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Emmett Plant — Time City : Beginnings

By Emmett Charles Plant
Staff Editor, Linux Today

The story is becoming legend. I was
watching Back To The Future II with my fiancé (now
wife). I had an idea for a game where you would travel forward and
backward in time at will, within the confines of a city. I quickly
picked up a notebook and started sketching the size of my city
throughout time. The idea sat in my head for a little while, and
got pushed aside for about a month while I worked on other
projects. The idea continued to grow in my head, including a
storyline and basic game mechanics. I began asking people if they
would be interested in working on the game. The fact that it would
be an Open Source project was never questioned.

One of the major goals of the project is to create an incredibly
popular game so that hardware manufacturers would wake up and start
supporting Linux versions of their products. Time City is one of
the most ambitious Open Source projects. The odds are against us.
An estimated ninety percent of all computer game projects fail.
Ninety percent! We’re out to beat the odds and do the impossible.
We’re getting there.

IRC has got to be the most unprofessional environment one can
possibly imagine. But if it weren’t for IRC, the Time City project
would have probably never come together. My new “hangout” in the
IRC world was Slashdot’s IRC server, irc.slashnet.org. A lot of
people in #slashdot thought that Time City was an interesting idea,
but don’t think for a moment that we never had detractors. Before
too long, #timecity was started, and it remains a staff hangout as
of this writing.

We needed a Web site, and more than that, we needed a place to
put it. We started looking around for a company that would be
willing to host it for us. We had a really cool project with a lot
of interest, and we thought that people would be rushing forward
with space. We were dead wrong.

One of the first people I contacted was Robert Levin from
openprojects.net. He thought it was a good idea, but after waiting
almost three weeks to get a response from him, we had to go
elsewhere. I met Chuck Jacobus from Cybermax at a conference in San
Jose, and asked him if he would be interested. Cybermax is one of
the companies that helped create force-feedback technology for
joysticks and control yokes. They agreed and we were on our way, I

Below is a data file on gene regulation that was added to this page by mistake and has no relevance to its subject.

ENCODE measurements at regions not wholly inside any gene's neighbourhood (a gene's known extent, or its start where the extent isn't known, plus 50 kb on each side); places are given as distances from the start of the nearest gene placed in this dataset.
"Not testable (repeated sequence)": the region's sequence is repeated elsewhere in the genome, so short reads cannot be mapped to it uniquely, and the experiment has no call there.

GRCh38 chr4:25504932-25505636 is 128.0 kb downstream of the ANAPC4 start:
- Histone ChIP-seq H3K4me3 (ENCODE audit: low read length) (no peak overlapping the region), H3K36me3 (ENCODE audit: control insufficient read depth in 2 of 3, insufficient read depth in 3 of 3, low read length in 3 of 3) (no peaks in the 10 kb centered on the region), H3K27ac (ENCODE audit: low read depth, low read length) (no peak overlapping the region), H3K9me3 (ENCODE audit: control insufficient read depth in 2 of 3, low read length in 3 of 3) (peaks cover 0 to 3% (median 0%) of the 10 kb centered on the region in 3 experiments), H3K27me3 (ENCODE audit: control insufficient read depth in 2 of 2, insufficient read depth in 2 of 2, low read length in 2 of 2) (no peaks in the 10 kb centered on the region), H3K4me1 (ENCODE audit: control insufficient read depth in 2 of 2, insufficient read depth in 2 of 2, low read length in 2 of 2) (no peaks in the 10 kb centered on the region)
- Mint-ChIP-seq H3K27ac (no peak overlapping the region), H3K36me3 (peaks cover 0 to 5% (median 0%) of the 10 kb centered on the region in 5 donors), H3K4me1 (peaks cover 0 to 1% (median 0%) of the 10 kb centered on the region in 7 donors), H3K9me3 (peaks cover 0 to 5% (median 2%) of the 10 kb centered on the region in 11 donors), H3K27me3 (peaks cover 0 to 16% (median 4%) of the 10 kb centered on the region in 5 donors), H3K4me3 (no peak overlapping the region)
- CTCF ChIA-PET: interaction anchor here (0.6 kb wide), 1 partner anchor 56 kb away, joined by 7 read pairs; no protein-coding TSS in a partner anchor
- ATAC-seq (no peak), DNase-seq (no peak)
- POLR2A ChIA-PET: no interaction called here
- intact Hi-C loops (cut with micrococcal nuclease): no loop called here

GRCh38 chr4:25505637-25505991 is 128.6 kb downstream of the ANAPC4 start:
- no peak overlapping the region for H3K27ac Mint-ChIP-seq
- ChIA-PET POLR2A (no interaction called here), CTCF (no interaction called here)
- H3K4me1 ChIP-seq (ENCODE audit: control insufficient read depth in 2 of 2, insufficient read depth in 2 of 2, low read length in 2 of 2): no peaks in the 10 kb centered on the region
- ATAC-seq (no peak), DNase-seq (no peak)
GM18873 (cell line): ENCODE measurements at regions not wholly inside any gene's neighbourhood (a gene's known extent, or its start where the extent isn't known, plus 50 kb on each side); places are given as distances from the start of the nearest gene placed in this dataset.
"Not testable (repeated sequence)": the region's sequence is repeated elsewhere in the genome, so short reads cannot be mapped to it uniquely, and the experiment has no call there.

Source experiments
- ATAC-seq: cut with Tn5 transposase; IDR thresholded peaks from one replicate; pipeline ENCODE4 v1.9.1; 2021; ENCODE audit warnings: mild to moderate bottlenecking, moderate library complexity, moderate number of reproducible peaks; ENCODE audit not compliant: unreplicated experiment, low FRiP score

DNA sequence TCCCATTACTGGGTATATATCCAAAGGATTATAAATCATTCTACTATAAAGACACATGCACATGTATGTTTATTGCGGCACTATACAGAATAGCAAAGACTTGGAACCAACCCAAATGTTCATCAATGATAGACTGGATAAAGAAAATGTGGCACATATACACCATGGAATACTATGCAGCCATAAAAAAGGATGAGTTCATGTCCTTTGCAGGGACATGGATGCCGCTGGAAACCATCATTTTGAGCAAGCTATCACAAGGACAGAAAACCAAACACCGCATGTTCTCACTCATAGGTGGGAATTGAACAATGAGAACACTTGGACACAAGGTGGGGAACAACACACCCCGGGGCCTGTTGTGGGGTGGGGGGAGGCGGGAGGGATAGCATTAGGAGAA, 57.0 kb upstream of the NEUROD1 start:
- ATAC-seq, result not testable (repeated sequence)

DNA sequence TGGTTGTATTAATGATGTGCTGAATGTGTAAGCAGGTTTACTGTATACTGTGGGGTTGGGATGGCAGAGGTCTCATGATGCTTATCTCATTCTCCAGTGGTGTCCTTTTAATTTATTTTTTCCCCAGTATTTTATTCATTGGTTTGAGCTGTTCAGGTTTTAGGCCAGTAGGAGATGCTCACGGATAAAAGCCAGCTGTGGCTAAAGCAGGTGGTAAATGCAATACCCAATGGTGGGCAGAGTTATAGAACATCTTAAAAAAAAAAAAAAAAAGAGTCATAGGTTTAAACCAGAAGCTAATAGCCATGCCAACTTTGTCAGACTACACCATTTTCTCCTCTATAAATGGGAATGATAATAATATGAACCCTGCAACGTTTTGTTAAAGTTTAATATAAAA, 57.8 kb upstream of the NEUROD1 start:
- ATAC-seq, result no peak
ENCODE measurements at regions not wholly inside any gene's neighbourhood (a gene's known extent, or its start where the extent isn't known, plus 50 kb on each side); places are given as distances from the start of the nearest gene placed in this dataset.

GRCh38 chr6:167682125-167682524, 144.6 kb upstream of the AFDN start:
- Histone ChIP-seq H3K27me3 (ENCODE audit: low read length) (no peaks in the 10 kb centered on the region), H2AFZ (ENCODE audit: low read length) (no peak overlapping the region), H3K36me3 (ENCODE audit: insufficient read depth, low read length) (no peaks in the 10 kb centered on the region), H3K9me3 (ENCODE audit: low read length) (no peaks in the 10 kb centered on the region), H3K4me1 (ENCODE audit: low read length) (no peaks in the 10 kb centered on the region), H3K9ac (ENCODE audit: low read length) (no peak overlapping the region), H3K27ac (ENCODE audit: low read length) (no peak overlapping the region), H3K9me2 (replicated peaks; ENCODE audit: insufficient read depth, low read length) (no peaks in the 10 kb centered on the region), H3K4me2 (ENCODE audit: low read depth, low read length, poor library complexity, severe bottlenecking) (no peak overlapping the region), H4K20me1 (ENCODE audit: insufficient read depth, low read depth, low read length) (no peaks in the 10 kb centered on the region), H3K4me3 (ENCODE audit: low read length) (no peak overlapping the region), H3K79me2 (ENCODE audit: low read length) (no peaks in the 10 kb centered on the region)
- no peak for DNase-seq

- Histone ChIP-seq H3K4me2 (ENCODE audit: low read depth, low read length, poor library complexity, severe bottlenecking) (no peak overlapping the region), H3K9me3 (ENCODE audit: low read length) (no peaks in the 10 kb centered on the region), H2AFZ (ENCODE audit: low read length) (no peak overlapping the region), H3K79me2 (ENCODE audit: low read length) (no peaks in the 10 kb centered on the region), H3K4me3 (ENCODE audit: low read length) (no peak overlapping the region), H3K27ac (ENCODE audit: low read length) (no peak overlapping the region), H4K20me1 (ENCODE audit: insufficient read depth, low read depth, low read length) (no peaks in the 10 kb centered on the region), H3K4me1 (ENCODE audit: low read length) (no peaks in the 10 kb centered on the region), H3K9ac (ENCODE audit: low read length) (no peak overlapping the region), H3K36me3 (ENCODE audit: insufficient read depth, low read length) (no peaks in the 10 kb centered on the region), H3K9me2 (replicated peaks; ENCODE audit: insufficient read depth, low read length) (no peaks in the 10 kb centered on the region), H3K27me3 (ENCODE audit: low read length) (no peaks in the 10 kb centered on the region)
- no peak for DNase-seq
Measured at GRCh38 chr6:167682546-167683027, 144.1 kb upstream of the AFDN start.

thought.

The one unfortunate drawback with using Cybermax was that they
wanted us to administer our share using their software, NetMAX.
NetMAX is really nice software, but we needed the ability to have
more than one user work on our site, and we had to reject a
wonderful offer on that basis alone.

Finally, my friend Sean had a T1 installed in his house. I asked
him if he would be willing to help us out, and sure enough, he was.
Sean is now our official administrator, and all of Time City is
hosted for free by his company, SHN. Sean’s contribution is just
another mark in the list of things that the community has done to
help our project move forward.

We needed publicity. I’m friends with Teller from the magical
duo Penn & Teller, and I asked him if he and Penn Jillette
would be willing to provide “screams” for the project, as sounds in
the game. They did it! This is probably one of the first times a
celebrity has ever donated to the Open Source cause. It took a
while to get the sounds, but they’re fantastic. Everyone, including
Penn & Teller’s manager, Ken Lewis, helped out immensely.

There was one more thing we needed desperately: a mention on
Slashdot, the popular “News for nerds, stuff that matters” Web site
that all of the people on the project read at least twice a day.
One of the Time City people wrote up a quick summary of what we
needed, and created the volunteer form. Jon Pater posted our
story.

Then all hell broke loose. My E-mail started to flood, and our
Web site got slammed. Thanks to our system administrator Sean